22. This is truly intriguing, Erin! Excellent job and congratulations! Have you found that Helen is unique in her capacity to move between identities and transcend categorizations or are there other Homeric characters that are similarly capable? Also, would you like to continue this research somehow, either with Helen or another figure, fictional or historical?

    1. Thank you, Dante!

      I haven’t worked much with the Odyssey for this project, but from reading my secondary scholars, it sounds like Odysseus is generally considered as another Homeric character who can also move between different categorizations. I am tentative to argue though, that in Odysseus’ case, he does not actually transcend these categorizations like how Helen does.

      I think that Clytemnestra is another women who deserves a clean interpretation! Like her sister Helen, we have accepted Clytemnestra as a femme fatale, but I reckon there is more to her story than that!

  23. Thanks for sharing this, Erin — a nice presentation!

    I appreciated all the intricate language analysis — and it made me wonder if the similarities between the English words chair and chariot were more than coincidental.

    1. Thank you, Mrs. Vosmeier! I’m so glad you stopped by to watch!

      Who knows?! Language certainly contains a treasure trove of information.

  24. Great job, Erin! This is a truly fascinating interpretation of Helen as a character! Would you say that Helen crafting this ‘dual identity’ for herself in the Iliad is meant to reflect the fact that she essentially ‘walks in both worlds,’ so to speak?

    1. Thank you, Sai!

      I think so…Helen’s personas help her project multiple identities that help her fit in better with Trojan and Greek society! She certainly has an awareness and knowledge of the cultural/speech practices of both societies.

  25. Excellent presentation, Erin! Dr. Rhyan’s class really changed my perceptions and interpretations of the portrayals of women in Homeric Greece as well, and I’m glad to see that your IS explored this topic so well. I think the topic of code-switching as a survival tactic is especially relevant in today’s society, and your insights as to how it gives her power/agency in the situation are illuminating. I’m wondering, like Dante, how this lens can be used to uncover new insights into other overlooked Homeric women, such as Circe, Andromache, or Penelope. Did your thesis examine Helen’s words in The Odyssey as well? I’d be interested to see your interpretations of her scene. Thanks, and congratulations on a job well done!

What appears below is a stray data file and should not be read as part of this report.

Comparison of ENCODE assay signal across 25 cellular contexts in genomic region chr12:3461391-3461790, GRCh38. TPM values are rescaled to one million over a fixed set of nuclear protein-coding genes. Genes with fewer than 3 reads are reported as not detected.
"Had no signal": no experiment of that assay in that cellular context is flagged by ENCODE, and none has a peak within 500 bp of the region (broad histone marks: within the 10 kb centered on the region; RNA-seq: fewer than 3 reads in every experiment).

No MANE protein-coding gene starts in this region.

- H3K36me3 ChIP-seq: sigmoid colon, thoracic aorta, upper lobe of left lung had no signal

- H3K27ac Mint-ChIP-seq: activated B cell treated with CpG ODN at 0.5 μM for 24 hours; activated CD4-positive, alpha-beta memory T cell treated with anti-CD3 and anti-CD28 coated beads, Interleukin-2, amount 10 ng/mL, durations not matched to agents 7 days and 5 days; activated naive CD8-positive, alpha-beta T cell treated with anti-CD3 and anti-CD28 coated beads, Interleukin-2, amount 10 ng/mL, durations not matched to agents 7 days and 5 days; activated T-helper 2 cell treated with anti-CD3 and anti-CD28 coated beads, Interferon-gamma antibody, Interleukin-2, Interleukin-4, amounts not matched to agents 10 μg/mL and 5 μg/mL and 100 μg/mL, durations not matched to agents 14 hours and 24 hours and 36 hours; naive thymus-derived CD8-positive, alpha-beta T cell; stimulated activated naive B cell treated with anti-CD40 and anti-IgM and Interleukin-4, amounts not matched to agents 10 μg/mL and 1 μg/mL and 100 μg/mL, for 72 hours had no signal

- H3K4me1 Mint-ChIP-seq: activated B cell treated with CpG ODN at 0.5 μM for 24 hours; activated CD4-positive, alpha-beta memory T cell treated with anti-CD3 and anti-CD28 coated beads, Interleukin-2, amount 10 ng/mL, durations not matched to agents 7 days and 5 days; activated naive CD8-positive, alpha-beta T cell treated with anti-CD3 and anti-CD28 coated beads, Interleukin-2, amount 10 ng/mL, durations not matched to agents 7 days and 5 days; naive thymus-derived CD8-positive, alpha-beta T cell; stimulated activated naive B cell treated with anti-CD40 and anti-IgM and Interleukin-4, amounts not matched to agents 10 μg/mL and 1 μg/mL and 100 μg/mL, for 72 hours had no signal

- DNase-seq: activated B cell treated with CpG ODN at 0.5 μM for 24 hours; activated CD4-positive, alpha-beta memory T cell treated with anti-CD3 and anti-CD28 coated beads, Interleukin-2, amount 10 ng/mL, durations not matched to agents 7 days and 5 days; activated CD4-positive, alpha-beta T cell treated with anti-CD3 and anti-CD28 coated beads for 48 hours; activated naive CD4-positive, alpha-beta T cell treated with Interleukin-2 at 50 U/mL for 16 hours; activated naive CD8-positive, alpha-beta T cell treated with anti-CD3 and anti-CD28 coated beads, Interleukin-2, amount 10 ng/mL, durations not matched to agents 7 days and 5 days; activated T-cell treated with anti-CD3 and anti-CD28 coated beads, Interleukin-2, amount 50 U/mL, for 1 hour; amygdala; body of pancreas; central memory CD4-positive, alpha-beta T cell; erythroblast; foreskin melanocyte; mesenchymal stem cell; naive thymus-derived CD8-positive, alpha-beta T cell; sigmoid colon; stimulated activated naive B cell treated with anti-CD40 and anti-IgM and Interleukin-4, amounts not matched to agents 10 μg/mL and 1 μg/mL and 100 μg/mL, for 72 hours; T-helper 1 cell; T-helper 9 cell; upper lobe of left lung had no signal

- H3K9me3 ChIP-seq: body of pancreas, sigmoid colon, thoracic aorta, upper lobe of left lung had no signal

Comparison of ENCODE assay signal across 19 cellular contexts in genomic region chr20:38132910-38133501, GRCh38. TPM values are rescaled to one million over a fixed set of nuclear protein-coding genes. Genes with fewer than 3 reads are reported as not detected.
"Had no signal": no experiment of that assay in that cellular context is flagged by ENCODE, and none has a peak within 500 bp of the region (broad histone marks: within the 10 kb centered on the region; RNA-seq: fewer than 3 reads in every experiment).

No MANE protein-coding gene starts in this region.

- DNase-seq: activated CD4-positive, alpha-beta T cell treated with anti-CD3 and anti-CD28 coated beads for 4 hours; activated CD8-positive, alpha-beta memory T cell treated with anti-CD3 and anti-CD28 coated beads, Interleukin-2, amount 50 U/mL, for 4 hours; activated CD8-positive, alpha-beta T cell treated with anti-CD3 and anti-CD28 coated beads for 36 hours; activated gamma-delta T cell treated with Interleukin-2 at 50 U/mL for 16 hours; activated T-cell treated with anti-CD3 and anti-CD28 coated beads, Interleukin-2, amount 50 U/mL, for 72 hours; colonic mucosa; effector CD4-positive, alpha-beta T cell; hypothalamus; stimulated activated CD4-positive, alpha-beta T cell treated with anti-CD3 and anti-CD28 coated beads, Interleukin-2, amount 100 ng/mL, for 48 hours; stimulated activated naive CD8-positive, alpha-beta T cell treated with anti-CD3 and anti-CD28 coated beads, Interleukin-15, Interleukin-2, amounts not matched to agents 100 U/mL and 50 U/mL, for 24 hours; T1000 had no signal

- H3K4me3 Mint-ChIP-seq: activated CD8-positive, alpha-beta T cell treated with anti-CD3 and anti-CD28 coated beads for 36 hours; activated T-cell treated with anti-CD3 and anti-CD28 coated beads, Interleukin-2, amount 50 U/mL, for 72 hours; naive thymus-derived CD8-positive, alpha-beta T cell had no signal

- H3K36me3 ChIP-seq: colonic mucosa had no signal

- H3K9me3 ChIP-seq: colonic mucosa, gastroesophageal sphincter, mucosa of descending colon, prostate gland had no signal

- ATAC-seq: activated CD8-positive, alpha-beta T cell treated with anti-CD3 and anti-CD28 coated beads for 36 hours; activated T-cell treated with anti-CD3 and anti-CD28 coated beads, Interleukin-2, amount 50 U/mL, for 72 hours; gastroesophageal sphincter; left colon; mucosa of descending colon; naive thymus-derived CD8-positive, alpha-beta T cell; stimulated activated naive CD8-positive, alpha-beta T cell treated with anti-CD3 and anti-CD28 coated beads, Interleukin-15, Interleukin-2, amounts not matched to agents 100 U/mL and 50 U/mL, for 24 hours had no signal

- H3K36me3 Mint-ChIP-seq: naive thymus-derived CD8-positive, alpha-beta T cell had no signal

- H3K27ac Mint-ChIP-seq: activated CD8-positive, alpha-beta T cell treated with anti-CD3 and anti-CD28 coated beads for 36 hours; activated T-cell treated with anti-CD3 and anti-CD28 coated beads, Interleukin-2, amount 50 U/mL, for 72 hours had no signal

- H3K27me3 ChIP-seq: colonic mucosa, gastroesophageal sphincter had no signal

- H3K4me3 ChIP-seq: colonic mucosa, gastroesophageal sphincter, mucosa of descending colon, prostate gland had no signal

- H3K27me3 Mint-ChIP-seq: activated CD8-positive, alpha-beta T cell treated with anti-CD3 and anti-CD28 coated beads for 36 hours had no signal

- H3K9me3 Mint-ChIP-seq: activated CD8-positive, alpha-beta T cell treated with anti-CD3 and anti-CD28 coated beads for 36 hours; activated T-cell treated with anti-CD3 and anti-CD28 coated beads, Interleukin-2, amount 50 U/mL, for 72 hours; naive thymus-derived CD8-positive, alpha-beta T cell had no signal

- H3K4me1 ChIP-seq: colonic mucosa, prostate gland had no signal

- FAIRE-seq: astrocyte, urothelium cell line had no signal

1. Thank you, Alexis! It’s so good to hear from you! I hope all is well with your graduate studies!

      Cultural game theory can certainly be applied to other Homeric and literary women, and to historical women as well, which I think is what makes this lens so useful! I think personally, Clytemnestra’s story is the next most urgent story to reexamine because of her similar status as a femme fatale.

      I had planned on including the Odyssey in my I.S., but then I found I had so much to say on the Iliad! There is enough evidence to support the argument that Helen wears a Greek persona in the Odyssey, and even wears a “domestic” persona, which is not seen in the Iliad. I have some preliminary remarks on Helen’s speech/appearance in my Classics Jr. I.S., if you would like me to send them your way.

      Thank you for watching!

  26. Erin, What a great take-away message. We can learn a lot by listening to women! It has been a pleasure working with you. Congratulations!

    1. Thank you, Professor Hettinger! Likewise it has been a pleasure to work with you and Professor Shaya this year. I couldn’t hope for two better advisors!

  27. Congratulations Erin! Your research brings a new perspective to a topic that clearly needed one.

  28. Congratulations, Erin!! This was an amazing and fascinating presentation that so clearly explained things I’ve been hearing you talk about almost as long as I’ve known you! I’m so glad that you were able to turn your interest in Helen into such an important and compelling IS, and I know you’ll take it to great places in the future.

    1. Thank you, Annabelle!!

      You and everyone else have been here since the very beginning of this project. You all probably know it as well as I do by now! Your friendship, support, and enthusiasm has meant the world to me over the last four years. I don’t know what I would have done and where I would be without a friend, roommate, and FYS buddy like you.